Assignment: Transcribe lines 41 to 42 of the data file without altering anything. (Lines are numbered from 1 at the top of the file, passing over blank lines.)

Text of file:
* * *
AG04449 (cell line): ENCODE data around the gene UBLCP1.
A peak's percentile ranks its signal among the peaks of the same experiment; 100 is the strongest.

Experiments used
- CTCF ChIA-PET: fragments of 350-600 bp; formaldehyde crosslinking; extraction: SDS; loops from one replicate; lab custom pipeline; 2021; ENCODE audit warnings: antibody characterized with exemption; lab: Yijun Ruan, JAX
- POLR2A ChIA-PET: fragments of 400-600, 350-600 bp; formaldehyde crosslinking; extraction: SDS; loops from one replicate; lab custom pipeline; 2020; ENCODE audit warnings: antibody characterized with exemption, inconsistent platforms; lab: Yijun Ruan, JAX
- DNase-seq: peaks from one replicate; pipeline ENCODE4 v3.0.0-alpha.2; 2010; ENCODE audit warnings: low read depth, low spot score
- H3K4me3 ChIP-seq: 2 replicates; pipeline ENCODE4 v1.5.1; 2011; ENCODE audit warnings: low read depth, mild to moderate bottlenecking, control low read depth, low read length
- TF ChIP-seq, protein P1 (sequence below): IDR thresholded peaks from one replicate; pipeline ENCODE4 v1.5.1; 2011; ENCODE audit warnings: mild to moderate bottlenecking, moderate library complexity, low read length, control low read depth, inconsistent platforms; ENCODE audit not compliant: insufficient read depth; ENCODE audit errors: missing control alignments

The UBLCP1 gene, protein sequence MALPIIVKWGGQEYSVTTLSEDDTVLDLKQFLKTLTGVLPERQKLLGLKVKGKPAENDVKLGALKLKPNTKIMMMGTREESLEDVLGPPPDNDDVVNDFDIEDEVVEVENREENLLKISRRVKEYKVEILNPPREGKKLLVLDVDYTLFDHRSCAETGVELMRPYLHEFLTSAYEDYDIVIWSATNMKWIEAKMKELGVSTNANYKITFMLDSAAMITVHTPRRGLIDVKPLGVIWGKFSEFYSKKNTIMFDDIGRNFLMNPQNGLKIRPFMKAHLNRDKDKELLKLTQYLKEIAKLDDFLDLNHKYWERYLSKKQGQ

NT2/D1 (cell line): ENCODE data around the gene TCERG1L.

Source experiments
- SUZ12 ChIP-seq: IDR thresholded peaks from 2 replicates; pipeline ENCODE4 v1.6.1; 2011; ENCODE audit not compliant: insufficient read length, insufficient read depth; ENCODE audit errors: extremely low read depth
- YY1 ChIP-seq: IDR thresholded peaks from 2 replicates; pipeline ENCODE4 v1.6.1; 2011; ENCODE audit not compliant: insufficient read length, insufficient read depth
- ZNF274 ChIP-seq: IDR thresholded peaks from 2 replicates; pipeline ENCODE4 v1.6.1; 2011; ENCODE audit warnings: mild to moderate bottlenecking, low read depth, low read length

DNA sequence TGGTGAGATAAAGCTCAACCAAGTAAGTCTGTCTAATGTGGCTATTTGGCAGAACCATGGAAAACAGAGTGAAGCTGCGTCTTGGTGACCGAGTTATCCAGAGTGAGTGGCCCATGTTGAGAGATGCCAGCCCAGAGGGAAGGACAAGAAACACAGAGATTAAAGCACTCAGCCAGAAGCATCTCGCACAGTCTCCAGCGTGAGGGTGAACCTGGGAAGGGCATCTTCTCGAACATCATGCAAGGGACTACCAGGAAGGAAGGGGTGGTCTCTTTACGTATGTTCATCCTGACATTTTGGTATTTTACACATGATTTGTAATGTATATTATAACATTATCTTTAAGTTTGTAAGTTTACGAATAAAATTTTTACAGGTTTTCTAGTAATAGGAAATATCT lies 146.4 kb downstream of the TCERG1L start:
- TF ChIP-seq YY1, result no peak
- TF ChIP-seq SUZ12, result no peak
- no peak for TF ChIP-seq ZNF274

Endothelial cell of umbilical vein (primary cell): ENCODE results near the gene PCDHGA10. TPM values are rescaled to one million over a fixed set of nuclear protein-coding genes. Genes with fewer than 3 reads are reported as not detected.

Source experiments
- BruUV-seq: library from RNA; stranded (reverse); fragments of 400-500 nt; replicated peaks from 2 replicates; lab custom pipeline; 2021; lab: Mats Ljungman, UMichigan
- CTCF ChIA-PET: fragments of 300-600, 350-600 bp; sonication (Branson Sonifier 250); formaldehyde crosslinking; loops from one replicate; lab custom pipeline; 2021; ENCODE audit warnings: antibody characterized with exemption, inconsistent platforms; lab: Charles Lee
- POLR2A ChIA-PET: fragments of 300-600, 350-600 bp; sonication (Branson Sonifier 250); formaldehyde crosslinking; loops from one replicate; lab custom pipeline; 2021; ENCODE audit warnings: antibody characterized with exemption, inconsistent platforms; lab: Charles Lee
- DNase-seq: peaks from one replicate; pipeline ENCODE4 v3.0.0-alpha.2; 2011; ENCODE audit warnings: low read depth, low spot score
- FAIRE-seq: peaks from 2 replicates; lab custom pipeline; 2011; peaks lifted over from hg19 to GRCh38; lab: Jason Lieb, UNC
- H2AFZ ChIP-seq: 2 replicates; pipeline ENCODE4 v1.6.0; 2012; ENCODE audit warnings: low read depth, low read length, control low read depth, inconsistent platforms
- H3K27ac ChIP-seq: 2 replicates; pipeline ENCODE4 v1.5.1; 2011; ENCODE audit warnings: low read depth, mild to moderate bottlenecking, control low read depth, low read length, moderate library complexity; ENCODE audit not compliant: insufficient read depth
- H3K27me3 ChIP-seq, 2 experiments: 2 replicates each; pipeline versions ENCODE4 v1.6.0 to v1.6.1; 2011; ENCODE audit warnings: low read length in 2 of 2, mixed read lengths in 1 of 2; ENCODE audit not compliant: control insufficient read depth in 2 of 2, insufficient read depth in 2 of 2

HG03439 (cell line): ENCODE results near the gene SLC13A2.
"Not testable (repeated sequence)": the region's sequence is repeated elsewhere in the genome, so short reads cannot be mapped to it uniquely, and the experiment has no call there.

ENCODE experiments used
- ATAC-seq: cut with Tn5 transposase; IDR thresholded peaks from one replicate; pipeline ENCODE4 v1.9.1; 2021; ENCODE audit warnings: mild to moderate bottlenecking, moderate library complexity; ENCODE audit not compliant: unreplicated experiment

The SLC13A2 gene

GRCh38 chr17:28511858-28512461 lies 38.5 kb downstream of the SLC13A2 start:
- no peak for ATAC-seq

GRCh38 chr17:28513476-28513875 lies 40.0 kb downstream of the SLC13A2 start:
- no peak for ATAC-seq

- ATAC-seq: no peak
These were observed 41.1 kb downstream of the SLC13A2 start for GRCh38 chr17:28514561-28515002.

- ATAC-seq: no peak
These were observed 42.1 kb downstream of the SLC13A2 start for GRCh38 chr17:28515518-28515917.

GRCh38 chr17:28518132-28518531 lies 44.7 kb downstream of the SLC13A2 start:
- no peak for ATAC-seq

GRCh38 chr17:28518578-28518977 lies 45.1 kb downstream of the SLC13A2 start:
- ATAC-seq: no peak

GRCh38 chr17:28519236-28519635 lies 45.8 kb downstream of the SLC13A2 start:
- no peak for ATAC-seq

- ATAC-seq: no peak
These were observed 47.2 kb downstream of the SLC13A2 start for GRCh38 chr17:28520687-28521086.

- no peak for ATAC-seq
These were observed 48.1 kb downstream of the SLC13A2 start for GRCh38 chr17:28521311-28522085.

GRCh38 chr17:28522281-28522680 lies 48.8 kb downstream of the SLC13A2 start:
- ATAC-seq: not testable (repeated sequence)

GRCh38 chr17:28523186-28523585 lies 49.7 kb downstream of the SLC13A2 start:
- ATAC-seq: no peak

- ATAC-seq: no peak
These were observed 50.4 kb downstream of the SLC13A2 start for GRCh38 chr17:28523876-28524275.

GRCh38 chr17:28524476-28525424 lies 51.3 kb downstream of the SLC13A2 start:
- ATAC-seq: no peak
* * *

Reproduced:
These were observed 42.1 kb downstream of the SLC13A2 start for GRCh38 chr17:28515518-28515917.

GRCh38 chr17:28518132-28518531 lies 44.7 kb downstream of the SLC13A2 start: